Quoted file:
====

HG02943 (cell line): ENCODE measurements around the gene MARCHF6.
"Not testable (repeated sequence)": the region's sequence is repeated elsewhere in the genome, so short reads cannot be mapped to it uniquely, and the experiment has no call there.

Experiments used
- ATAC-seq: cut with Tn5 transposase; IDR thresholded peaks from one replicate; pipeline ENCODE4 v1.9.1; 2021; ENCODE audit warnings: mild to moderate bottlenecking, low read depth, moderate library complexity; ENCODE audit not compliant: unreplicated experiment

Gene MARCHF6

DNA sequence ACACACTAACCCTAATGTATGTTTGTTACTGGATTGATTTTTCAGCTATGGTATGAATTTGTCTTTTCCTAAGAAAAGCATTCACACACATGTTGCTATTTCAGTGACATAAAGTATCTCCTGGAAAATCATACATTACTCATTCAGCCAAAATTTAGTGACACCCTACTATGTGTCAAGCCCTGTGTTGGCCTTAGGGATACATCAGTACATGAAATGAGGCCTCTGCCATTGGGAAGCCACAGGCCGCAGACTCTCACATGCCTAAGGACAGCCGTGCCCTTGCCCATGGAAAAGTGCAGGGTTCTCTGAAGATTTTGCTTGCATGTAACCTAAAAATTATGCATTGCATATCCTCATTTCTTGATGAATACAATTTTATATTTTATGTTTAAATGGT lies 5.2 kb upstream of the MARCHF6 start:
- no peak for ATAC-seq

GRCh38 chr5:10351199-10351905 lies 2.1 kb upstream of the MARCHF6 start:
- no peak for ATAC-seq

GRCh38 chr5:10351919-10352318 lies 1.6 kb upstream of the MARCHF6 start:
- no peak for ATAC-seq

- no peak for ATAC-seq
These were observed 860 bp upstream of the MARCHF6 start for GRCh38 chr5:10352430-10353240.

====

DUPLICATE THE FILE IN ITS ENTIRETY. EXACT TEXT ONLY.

HG02943 (cell line): ENCODE measurements around the gene MARCHF6.
"Not testable (repeated sequence)": the region's sequence is repeated elsewhere in the genome, so short reads cannot be mapped to it uniquely, and the experiment has no call there.

Experiments used
- ATAC-seq: cut with Tn5 transposase; IDR thresholded peaks from one replicate; pipeline ENCODE4 v1.9.1; 2021; ENCODE audit warnings: mild to moderate bottlenecking, low read depth, moderate library complexity; ENCODE audit not compliant: unreplicated experiment

Gene MARCHF6

DNA sequence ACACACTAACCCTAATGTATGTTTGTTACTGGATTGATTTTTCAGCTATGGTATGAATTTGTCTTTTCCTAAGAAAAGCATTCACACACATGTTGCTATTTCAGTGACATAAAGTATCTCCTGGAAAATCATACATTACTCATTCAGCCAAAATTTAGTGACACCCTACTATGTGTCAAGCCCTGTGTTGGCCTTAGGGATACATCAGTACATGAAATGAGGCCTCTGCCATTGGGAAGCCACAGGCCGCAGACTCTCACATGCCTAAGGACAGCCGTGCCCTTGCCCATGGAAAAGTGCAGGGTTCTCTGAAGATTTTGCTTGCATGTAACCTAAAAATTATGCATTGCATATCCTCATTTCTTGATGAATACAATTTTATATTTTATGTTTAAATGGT lies 5.2 kb upstream of the MARCHF6 start:
- no peak for ATAC-seq

GRCh38 chr5:10351199-10351905 lies 2.1 kb upstream of the MARCHF6 start:
- no peak for ATAC-seq

GRCh38 chr5:10351919-10352318 lies 1.6 kb upstream of the MARCHF6 start:
- no peak for ATAC-seq

- no peak for ATAC-seq
These were observed 860 bp upstream of the MARCHF6 start for GRCh38 chr5:10352430-10353240.